*the course grade is directly tied to the quality of the student's writing as well as to knowledge of the subject matter, so that students cannot pass the course who do not meet minimal standards of writing competence.

* require a significant amount of writing—minimally ten to fifteen finished pages beyond informal writing and any in-class examinations. Note that the page guidelines may be met with an assortment of short assignments that add up to the total; 10-15 page papers are not mandated.

* students are given instruction on the writing aspect of the assignments

* assignments include at least one for which students are required to revise a draft and resubmit after receiving feedback from the course instructor or graduate teaching assistant. Otherwise, writing assignments may be of various kinds and have various purposes, as appropriate to the discipline.

August 9, 2006

Read this: UThinkBlog's FAQ

If you are not familiar with blogs, with blogs at the U of MN, or with UThinkBlog as a resource, the best place to start is at the FAQ page.

One question I had was answered here:
"I would like to have a private blog, where access is blocked by a username and password. Is this possible?"

"Unfortunately this is not possible at this time. We are looking into some options, but essentially don't post anything that you don't want to be potentially read by the public at large. Keep in mind, though, that just because you write something does not mean people will read it."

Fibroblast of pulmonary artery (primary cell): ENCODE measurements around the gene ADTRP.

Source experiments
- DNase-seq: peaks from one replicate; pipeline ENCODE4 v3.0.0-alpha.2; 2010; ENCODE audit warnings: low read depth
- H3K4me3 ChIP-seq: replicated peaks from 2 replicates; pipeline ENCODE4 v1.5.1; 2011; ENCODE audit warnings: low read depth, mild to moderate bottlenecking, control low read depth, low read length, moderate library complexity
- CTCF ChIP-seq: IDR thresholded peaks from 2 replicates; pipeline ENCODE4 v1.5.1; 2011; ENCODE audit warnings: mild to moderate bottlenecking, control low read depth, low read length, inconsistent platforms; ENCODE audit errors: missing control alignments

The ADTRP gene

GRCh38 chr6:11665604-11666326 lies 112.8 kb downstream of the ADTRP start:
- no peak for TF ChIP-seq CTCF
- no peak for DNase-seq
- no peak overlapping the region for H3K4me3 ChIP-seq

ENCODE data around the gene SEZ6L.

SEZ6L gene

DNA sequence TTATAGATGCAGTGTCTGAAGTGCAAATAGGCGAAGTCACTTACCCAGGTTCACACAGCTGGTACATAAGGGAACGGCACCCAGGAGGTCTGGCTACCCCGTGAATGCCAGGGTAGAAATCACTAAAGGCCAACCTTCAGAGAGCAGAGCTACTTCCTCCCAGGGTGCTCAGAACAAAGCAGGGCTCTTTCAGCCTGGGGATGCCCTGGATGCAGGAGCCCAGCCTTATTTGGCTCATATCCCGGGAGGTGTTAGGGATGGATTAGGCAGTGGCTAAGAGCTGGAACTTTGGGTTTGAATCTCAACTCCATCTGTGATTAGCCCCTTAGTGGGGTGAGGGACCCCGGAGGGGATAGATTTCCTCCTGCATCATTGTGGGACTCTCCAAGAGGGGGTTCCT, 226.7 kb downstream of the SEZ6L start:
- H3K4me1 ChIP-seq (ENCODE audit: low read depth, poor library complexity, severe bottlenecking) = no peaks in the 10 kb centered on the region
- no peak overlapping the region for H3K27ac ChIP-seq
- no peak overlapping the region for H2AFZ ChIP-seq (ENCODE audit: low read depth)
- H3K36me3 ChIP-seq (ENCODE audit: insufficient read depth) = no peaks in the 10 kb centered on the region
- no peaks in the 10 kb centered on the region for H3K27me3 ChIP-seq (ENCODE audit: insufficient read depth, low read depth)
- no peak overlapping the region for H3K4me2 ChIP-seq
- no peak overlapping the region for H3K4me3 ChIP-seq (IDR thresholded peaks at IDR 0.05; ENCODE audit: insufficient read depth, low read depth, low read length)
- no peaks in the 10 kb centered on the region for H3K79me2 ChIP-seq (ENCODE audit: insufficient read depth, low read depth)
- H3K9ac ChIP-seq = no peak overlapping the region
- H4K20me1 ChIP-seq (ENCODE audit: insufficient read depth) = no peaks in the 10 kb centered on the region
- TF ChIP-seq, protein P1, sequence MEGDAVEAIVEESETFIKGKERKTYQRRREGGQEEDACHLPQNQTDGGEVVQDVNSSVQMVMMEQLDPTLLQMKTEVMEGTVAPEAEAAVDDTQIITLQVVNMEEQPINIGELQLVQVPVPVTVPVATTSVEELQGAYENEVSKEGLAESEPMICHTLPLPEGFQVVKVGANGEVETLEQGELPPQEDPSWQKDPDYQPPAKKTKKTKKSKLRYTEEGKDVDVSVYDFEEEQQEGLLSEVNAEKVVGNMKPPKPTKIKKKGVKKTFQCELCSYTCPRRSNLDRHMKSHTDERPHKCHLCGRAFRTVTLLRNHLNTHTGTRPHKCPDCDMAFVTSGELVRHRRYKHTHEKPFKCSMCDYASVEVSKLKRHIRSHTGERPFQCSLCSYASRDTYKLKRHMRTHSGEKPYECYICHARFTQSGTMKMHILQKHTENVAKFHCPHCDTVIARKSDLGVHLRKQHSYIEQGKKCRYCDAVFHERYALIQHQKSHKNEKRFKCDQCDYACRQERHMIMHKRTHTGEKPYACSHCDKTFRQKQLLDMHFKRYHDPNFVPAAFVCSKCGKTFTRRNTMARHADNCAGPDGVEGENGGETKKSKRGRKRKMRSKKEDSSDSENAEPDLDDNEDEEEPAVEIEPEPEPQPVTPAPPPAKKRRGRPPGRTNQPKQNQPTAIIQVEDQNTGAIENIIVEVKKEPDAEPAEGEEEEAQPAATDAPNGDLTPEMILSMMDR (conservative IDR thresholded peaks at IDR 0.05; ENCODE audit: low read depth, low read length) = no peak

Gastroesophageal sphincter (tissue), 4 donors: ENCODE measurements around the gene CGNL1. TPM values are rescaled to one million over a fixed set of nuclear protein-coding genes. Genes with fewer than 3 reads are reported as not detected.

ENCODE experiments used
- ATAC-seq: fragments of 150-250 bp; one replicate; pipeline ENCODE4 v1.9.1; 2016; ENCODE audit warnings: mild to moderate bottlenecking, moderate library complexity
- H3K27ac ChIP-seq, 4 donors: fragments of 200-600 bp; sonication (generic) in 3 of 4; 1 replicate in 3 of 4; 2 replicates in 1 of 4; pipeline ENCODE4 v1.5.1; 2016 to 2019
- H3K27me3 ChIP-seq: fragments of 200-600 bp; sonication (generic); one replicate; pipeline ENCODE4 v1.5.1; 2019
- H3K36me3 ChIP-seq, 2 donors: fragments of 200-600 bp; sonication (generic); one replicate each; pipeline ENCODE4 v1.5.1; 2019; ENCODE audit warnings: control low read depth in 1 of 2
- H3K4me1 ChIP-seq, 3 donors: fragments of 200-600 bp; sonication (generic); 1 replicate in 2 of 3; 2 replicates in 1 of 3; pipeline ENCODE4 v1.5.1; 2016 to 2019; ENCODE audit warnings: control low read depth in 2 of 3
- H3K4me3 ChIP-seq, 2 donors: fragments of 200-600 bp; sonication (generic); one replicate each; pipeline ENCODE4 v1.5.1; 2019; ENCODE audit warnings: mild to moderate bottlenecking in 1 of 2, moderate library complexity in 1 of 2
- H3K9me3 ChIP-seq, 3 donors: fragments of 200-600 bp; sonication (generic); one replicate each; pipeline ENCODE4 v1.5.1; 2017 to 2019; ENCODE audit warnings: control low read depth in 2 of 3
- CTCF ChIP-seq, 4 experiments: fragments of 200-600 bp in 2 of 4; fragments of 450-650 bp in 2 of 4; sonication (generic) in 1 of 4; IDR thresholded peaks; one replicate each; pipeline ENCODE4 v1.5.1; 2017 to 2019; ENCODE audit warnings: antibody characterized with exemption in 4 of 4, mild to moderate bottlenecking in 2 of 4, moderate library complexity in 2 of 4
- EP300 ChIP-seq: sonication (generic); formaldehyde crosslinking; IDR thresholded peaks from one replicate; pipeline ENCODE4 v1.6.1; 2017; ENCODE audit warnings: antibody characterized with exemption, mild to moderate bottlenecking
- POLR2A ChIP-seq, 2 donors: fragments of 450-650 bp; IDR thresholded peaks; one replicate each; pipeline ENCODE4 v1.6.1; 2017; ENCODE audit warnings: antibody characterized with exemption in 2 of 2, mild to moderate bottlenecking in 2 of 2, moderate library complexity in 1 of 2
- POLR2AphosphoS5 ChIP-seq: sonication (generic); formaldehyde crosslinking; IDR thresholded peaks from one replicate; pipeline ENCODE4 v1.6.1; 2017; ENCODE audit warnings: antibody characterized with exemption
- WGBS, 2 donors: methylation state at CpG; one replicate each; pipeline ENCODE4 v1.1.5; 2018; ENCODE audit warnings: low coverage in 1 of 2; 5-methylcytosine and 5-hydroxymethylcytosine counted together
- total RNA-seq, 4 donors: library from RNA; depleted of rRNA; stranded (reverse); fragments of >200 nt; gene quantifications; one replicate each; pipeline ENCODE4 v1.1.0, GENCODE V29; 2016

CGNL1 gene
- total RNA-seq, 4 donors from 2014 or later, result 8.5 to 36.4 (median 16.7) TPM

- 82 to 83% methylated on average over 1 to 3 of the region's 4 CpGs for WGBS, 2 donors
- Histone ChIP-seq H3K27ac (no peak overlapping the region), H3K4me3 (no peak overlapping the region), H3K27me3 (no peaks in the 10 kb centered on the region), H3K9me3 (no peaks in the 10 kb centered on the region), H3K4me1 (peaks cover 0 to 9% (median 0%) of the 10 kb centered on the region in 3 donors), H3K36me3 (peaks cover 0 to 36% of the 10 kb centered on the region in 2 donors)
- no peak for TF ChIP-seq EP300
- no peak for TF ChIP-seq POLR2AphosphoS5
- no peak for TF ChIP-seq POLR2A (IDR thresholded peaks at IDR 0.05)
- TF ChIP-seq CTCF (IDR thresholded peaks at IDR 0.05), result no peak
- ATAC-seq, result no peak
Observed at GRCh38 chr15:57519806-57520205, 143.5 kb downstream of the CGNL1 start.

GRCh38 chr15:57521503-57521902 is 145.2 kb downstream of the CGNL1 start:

So, for the time being,this blog can be read by anyone.

If you are interested in a higher level discussion of blogs, you might want to check out the wonderful on-line referreed publication Into the Blogosphere, edited by a wonderful group of U of MN scholars, and linked on the UThink side bar.

August 8, 2006

Welcome to the Spanish 3104W class blog!

The purpose of this blog is to build a set of resources for current and future instructors for Spanish 3104W. These may include material to supplement readings, suggestions for classroom activities, tools for writing, links to sites of interest for literary and historical context. As we all become comfortable with blogging itself, we may decide to create blogs for our individual sections, tailored to our syllabi, and in which students could post entries and comments.

For now, I hope this will be a space to practice using Movable Type and working together as instructors.Please leave your comments, suggestions, links, and ideas in the comments. Some technical issues I will be exploring include:
making sure that special characters (accents) show up correctly in HTML
adding other instructors to the blog site as co-authors so you can post directly to the site
making the blog more visually interesting.